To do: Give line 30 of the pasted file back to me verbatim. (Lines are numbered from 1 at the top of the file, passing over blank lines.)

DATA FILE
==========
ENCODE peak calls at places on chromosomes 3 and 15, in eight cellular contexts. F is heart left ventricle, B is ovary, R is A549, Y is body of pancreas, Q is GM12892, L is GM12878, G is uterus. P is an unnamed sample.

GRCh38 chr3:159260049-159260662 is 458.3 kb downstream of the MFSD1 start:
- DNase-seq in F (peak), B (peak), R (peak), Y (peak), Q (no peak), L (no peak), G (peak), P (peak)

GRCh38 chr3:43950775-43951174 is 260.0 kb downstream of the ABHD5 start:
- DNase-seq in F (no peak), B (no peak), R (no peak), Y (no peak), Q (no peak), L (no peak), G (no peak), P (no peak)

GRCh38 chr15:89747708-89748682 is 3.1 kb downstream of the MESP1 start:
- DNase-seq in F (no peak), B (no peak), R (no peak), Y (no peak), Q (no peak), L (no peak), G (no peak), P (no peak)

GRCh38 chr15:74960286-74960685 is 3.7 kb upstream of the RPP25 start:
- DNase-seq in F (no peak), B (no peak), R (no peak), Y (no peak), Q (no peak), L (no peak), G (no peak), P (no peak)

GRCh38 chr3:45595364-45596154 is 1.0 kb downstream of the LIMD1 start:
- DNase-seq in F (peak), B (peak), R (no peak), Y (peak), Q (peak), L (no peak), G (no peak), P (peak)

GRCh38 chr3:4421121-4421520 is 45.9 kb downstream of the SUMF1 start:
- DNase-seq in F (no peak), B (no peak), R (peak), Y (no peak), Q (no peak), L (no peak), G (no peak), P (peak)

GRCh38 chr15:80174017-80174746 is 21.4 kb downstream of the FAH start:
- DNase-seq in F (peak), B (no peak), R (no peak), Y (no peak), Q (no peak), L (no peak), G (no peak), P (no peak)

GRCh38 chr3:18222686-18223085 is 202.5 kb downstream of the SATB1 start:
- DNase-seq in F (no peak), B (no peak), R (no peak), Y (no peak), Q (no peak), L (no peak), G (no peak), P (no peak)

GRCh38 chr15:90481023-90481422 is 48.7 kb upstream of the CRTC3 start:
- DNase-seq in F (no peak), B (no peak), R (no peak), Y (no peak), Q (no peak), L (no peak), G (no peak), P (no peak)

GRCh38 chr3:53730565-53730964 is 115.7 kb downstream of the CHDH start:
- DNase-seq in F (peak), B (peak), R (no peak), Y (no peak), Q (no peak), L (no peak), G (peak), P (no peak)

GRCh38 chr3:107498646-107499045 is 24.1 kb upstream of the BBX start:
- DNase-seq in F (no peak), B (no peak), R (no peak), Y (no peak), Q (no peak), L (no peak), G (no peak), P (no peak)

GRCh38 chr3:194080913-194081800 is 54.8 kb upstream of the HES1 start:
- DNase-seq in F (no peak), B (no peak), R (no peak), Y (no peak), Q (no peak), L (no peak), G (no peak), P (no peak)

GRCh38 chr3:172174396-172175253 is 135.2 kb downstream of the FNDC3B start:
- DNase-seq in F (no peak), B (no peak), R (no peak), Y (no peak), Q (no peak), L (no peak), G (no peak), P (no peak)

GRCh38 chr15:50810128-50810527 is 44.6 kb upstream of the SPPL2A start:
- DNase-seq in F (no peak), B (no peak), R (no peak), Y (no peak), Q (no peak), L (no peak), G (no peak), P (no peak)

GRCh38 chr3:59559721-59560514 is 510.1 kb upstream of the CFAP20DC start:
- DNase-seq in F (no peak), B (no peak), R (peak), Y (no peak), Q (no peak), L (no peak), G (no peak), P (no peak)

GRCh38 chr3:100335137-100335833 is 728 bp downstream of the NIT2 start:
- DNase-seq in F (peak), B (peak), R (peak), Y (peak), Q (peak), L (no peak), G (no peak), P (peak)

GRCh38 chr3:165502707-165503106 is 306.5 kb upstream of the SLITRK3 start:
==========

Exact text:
GRCh38 chr3:59559721-59560514 is 510.1 kb upstream of the CFAP20DC start: